The themes of poverty and violence are intertwined as they both acts as the cause and effects of a serious issue not centered to just the favelas in Brazil but throughout the world. However, another serious issue that is depicted within the movie is the violence showed towards women. Domestic violence towards women is a serious issue within American as they recently just passed a much harsher law that criminalizes people that violate the law by assaulting women. “Violence against women is linked to a number of factors, including hard economic times and communities where violent crime is endemic.”(Liana, 2012) In City of God, males are represented unevenly compared to the representation of women. Women are seen as objects that are used for men to carry out their violence against each other. (Carlsten, 2008) The women displayed throughout the movie are mostly victims, such as in the instances of Ned’s girlfriend that was raped by Lil Ze, in retaliation of being humiliated that ultimately jump starts the all-out war between Ned and Lil Ze. Shorty’s wife, who is beaten with shovel and buried alive, after he catches her with another men. “The strongest women of the film, Angelica and Bernice, attempt to reverse this power equation by using their sexual hold over the men, encouraging them to leave the gangs; they are unsuccessful.”(Carlsten, 2008) In both instances, they lose the men as they try to escape the lifestyle that they grew into. The violence of women is prevalent, as in reality, women in Latin countries are increasingly becoming caught in a lose-lose situation where they are at the forefront of drug trafficking and police corruption. Women that choose to report the crimes are often murdered, their pleas ignore by local police, and left to fend for themselves. “Women have certainly become victims of the drug trade as they participate in it, but in some cases, women are used as a form of social cohesion among gang members.”(Liana, 2012)
Lack of Help
City of God shows the director’s perspective of how violence is commonplace within the favelas. Violence contributes to the shaping the film’s pervasiveness to naturalize violence in City of God. Violence is not presented as a disruptive element in the social narrative but as a unifying motif that propels and connects the individual stories. “A picture could change my life. But in the City God, if you run away, they get you, and if you stay, they get you too.”(Carlsten, 2008) Police corruption is depicted throughout the story, in just about every scene where police are involved, they are shown taking bribes, stealing from suspects, and carelessly killing innocents and criminals. In the early scenes were Shaggy and Goose are hiding in the trees from the police, they hear the police arguing on how to treat the criminals.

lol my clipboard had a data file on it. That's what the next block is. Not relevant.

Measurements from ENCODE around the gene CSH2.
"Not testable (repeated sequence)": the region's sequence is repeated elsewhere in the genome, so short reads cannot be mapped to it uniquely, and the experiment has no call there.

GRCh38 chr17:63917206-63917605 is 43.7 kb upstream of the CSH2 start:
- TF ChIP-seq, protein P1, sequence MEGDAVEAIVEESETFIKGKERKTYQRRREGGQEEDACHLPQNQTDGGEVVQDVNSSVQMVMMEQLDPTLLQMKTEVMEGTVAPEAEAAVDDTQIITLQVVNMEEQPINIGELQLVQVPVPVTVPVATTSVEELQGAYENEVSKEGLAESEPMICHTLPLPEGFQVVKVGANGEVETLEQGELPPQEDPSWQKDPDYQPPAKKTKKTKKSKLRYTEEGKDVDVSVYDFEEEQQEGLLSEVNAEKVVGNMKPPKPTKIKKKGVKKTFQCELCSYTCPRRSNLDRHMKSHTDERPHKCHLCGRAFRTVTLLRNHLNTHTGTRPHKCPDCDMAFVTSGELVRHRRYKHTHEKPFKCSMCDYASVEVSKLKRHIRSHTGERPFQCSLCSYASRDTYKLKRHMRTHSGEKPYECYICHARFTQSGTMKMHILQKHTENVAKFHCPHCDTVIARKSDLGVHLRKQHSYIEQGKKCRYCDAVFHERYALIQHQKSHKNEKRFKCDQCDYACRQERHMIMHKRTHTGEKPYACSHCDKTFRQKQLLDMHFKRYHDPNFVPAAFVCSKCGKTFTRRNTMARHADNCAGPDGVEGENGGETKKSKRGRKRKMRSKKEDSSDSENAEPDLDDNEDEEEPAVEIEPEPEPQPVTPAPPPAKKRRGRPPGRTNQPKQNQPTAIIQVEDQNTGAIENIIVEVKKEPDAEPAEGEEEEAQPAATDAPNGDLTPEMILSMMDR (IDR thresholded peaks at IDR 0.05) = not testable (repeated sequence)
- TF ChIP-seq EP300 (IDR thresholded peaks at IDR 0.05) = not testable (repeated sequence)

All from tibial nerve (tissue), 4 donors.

“One wants to steal the loot; after all, the youth are only “niggers and thieves”; the other wants simply to “exterminate” the men. This dialogue, coupled with the image of the men huddled primitively in the tree branches, calls attention to the way in which they have been dehumanized by the state and by the discourse of the media.” (Carleston, 2008)
As situations in American society mirrored in some neighborhoods the attitudes of some police that are corrupt, and do nothing to curb the violence in racially dense neighborhoods. Lil Ze pays the police for protection and to ignore the problems that exist within the city. In the movie and in reality citizens are aware of the ongoing corruption. “Rather than the traffickers, locals are quicker to criticise the police, who, they allege, fight the traffickers only to extract more bribes.” (The Economist, 2003) Within the favelas, there is no justice system as the police work for the drug dealers with an impulse to either kill everyone or try to steal from them. The systemic violence of the state and the resignation with which it is accepted are most evident in the film’s ending. The police are of no help, the community has adopted the “no snitching” rule out of fear of retaliation from local gangs. Gangs control the city and enforce their own style of justice on police, citizens, and whoever crosses their path. Even though, Rocket has pictures of the police taking bribes, he is debate on using them because he knows the newspaper would likely not use them.